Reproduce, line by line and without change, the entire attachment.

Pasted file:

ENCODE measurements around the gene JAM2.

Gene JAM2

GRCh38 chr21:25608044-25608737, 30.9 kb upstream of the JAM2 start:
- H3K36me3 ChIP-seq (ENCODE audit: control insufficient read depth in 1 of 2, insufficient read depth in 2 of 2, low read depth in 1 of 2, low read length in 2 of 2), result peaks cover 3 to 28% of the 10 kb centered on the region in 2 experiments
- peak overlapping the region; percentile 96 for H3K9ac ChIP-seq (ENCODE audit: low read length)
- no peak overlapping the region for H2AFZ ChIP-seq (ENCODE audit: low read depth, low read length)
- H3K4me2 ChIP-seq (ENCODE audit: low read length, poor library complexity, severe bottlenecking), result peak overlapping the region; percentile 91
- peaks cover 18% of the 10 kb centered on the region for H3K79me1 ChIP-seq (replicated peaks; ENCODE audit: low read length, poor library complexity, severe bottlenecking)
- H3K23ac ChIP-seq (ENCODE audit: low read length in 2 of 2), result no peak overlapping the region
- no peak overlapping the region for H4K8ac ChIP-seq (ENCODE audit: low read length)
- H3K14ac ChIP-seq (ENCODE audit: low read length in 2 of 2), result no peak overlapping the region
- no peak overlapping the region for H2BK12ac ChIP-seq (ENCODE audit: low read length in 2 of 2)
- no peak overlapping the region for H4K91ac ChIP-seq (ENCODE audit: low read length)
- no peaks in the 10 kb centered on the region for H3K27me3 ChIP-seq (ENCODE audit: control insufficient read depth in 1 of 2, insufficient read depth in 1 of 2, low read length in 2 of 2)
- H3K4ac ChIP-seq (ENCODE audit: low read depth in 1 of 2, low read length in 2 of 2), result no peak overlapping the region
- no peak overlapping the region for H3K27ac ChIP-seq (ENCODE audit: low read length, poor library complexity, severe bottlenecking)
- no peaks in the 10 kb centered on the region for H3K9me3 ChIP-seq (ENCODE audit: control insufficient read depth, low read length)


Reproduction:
ENCODE measurements around the gene JAM2.

Gene JAM2

GRCh38 chr21:25608044-25608737, 30.9 kb upstream of the JAM2 start:
- H3K36me3 ChIP-seq (ENCODE audit: control insufficient read depth in 1 of 2, insufficient read depth in 2 of 2, low read depth in 1 of 2, low read length in 2 of 2), result peaks cover 3 to 28% of the 10 kb centered on the region in 2 experiments
- peak overlapping the region; percentile 96 for H3K9ac ChIP-seq (ENCODE audit: low read length)
- no peak overlapping the region for H2AFZ ChIP-seq (ENCODE audit: low read depth, low read length)
- H3K4me2 ChIP-seq (ENCODE audit: low read length, poor library complexity, severe bottlenecking), result peak overlapping the region; percentile 91
- peaks cover 18% of the 10 kb centered on the region for H3K79me1 ChIP-seq (replicated peaks; ENCODE audit: low read length, poor library complexity, severe bottlenecking)
- H3K23ac ChIP-seq (ENCODE audit: low read length in 2 of 2), result no peak overlapping the region
- no peak overlapping the region for H4K8ac ChIP-seq (ENCODE audit: low read length)
- H3K14ac ChIP-seq (ENCODE audit: low read length in 2 of 2), result no peak overlapping the region
- no peak overlapping the region for H2BK12ac ChIP-seq (ENCODE audit: low read length in 2 of 2)
- no peak overlapping the region for H4K91ac ChIP-seq (ENCODE audit: low read length)
- no peaks in the 10 kb centered on the region for H3K27me3 ChIP-seq (ENCODE audit: control insufficient read depth in 1 of 2, insufficient read depth in 1 of 2, low read length in 2 of 2)
- H3K4ac ChIP-seq (ENCODE audit: low read depth in 1 of 2, low read length in 2 of 2), result no peak overlapping the region
- no peak overlapping the region for H3K27ac ChIP-seq (ENCODE audit: low read length, poor library complexity, severe bottlenecking)
- no peaks in the 10 kb centered on the region for H3K9me3 ChIP-seq (ENCODE audit: control insufficient read depth, low read length)